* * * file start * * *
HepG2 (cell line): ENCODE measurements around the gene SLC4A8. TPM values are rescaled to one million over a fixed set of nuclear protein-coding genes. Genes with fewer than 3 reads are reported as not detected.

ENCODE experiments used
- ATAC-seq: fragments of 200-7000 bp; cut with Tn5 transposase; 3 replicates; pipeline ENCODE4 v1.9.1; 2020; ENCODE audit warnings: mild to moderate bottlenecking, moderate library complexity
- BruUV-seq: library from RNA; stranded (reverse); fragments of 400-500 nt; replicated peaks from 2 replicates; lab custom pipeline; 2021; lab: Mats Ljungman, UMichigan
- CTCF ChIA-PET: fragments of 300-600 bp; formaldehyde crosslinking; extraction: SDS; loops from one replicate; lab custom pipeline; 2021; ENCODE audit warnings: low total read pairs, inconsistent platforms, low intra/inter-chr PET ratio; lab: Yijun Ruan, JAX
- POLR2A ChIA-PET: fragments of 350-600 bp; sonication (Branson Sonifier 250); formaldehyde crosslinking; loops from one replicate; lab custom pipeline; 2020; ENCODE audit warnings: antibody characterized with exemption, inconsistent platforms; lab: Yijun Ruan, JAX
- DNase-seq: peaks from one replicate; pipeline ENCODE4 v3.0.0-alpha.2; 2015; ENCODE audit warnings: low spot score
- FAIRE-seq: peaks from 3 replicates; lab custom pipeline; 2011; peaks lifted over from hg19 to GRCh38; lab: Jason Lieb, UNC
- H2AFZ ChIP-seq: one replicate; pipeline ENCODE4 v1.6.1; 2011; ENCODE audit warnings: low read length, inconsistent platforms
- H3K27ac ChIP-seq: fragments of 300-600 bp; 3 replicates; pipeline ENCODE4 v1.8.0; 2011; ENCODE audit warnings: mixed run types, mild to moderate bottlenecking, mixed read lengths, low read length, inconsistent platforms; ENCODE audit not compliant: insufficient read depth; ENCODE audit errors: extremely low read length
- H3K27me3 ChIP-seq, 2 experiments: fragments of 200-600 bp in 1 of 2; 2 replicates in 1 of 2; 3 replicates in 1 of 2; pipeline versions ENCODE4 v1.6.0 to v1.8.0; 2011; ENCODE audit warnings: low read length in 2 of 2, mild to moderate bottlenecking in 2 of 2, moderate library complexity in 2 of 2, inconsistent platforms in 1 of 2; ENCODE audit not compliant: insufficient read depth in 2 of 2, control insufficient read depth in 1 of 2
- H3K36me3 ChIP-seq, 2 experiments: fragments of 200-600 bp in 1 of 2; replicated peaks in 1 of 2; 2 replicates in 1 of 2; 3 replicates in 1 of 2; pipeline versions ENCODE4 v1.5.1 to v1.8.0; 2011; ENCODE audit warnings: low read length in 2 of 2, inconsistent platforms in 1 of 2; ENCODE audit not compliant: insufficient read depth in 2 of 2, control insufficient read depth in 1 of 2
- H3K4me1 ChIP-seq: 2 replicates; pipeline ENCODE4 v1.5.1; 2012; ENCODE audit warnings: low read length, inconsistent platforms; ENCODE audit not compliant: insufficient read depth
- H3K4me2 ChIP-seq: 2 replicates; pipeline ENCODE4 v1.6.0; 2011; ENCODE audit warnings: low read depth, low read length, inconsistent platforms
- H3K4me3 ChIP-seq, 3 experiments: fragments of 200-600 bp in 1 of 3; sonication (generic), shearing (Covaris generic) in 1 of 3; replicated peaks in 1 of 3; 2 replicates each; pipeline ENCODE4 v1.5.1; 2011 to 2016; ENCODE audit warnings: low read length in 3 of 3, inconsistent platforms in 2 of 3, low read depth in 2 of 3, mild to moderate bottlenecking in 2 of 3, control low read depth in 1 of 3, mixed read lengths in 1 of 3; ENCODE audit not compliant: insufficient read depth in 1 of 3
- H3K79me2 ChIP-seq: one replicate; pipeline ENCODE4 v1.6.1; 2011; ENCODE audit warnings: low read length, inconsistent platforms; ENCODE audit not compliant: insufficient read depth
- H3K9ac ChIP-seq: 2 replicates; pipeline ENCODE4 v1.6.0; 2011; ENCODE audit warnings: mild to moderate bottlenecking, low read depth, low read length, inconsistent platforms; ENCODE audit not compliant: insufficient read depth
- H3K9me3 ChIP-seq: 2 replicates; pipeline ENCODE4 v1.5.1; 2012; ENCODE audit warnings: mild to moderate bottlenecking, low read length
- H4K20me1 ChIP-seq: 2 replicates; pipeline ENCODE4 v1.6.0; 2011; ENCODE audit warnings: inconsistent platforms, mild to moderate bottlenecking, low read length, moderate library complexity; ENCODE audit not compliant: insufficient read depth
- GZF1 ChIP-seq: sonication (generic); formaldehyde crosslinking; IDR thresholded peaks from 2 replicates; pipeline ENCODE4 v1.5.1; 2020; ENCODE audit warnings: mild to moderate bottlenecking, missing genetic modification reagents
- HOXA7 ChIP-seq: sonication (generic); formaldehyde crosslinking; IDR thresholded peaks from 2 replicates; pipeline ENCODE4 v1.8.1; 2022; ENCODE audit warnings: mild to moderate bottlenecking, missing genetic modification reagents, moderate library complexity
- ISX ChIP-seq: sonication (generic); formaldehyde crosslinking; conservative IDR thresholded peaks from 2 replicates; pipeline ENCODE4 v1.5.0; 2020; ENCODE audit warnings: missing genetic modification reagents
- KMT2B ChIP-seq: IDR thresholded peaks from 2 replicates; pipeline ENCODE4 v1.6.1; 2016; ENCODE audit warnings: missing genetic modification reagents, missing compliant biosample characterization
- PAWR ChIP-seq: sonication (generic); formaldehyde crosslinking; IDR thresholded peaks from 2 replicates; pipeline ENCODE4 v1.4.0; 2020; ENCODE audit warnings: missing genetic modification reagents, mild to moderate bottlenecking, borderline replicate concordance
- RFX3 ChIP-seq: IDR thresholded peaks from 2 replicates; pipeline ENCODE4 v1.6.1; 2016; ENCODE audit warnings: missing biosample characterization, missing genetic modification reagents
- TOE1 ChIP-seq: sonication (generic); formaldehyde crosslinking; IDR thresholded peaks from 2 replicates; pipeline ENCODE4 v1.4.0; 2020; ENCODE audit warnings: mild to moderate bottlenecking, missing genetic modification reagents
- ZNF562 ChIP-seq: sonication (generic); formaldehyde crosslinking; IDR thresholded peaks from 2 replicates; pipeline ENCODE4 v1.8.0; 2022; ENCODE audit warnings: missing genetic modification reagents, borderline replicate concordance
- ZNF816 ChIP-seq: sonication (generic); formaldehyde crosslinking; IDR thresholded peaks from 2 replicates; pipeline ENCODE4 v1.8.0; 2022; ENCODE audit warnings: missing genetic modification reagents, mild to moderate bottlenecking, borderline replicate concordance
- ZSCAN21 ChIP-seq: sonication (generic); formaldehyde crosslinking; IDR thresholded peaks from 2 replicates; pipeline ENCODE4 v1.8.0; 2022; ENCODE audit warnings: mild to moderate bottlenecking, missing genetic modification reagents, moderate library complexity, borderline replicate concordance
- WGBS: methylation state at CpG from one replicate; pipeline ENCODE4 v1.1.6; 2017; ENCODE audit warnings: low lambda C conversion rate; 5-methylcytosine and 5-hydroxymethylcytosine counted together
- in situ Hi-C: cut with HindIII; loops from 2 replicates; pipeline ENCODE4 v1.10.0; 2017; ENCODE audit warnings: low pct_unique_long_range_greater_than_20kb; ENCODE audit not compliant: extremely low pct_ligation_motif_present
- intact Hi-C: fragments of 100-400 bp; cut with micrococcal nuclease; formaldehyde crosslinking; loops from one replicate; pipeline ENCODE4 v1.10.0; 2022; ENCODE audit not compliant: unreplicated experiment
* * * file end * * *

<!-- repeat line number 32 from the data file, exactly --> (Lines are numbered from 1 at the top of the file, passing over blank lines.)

- intact Hi-C: fragments of 100-400 bp; cut with micrococcal nuclease; formaldehyde crosslinking; loops from one replicate; pipeline ENCODE4 v1.10.0; 2022; ENCODE audit not compliant: unreplicated experiment